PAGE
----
In modern society, sleep is as much of a luxury as anything else. Very few people are getting the amount of sleep needed to function properly during the day and not cause unnecessary stress on the body. In recent studies, researchers have found out that more than a third of all-American adults get less than seven hours of sleep. More importantly, scientists have discovered a correlation between the lack of sleep and the onset of depression, diabetes as well as many other ailments. Fortunately, the study also gave us a good remedy: hiking, or more accurately, camping under the stars, for at least a week.
One of the biggest culprits that cause our sleep issues are the screens we surround ourselves with on a daily basis. Our phone and computer addictions affect our bodies in a way that they think that we are still in the daytime, and they throw our hormones out of balance, causing us to mess up our own sleep schedule. We start staying up longer and waking up less rested. So, it makes perfect sense how a few days away from all of that can make a world of difference for your sleep cycle.
The study showed that even a short break may potentially reset our internal clocks. So, a camping trip during the winter times is maybe just what your body needs in order to reset itself and function properly for the next couple of months.
Later the study followed people who went camping during the summer for an entire week. The study showed that a person that was used to going to bed at 11 p.m. started going to sleep a whole four hours earlier after the week spent under the stars.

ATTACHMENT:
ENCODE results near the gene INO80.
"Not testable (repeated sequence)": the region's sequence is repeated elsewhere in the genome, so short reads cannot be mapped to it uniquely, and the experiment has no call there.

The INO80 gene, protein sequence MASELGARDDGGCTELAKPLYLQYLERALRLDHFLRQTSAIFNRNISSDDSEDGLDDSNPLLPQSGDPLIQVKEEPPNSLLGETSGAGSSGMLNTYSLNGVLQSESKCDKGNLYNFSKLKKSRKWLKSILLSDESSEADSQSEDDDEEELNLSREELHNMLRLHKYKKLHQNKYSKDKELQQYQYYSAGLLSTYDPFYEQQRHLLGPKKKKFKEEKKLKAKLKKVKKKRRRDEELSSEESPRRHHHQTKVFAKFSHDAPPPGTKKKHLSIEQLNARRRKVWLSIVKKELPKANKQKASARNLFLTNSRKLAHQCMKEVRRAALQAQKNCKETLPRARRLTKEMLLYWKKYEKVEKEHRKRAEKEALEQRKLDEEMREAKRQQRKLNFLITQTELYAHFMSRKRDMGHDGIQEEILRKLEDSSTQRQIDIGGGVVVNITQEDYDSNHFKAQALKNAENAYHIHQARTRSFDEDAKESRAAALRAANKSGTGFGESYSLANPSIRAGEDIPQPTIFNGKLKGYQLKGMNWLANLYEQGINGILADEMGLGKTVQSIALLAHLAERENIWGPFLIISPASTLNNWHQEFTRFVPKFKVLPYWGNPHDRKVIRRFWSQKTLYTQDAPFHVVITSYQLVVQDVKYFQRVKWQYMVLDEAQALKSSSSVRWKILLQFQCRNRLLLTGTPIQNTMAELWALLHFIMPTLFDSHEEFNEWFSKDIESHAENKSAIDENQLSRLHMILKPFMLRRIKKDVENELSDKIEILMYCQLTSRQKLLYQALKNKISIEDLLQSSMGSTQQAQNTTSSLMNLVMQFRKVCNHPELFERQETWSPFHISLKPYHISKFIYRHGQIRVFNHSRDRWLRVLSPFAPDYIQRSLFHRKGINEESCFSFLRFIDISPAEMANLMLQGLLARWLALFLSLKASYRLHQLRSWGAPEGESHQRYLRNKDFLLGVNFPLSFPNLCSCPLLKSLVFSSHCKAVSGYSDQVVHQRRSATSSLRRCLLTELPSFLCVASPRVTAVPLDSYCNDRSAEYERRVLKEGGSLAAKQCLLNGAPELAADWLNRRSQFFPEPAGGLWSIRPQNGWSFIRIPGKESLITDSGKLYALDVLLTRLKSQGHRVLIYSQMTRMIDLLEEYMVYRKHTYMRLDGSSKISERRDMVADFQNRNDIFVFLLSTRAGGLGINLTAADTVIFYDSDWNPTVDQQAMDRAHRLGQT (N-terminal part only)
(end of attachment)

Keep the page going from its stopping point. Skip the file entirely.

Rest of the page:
Our body has a pretty accurate way of knowing when to sleep and that is when melatonin levels are high. That is what our bodies consider as the biological night. Over the course of seven days, our body is capable of completely syncing our biological night with the sunset and sunrise.
Going to sleep when the sun sets is a luxury few of us can afford. But does the season also affect our sleep schedule? Scientists already know that our sleep schedules during summer time, but what kind of effect does the winter time have since we are exposed to less sunlight. Does camping during winter time help as much also? The researchers formed a test group and sent them into to woods to find out. Baseline tests were performed first, and the sleep habits and light exposure of the participants were measured during the week before the trip.
When comparing the biological clocks of the group before and after the trip, they determined that the internal sleep schedule moved a whole two and a half hours back. Also, the test subjects were exposed to natural light much more while camping, which also proved beneficial for the resetting of their metabolism. So, it is not just that the artificial light at night is bad. The lack of natural light during the day is as detrimental, if not more.
The biggest issue with this is that, unfortunately, the benefits of fixing your sleep schedule while camping start wearing off pretty quickly. But a combination of a camping trip and some adjustment to your lifestyle might really do wonders for your body and health. Adjustments like a set time when you go to bed and limiting screen time before bed for at least an hour might prove to be beneficial. This is a very important topic that is gaining more and more steam as people realize how important regular sleep is for overall health.
As her name suggests, Jenna Small stands little over 4ft tall. Being petite and blonde, many often underestimate her talent. As a result, she spent her entire life working twice as hard to prove that she was the best. Now an established geologist, she does not beat around the bush when it comes to her work. Her research has been published and used in schools throughout the region. She often states that her most significant accomplishment was choosing to better herself through a solid education. When she is not busy unearthing new findings, she volunteers as a motivational speaker to girls who have been victims of bullying, discrimination, or harassment.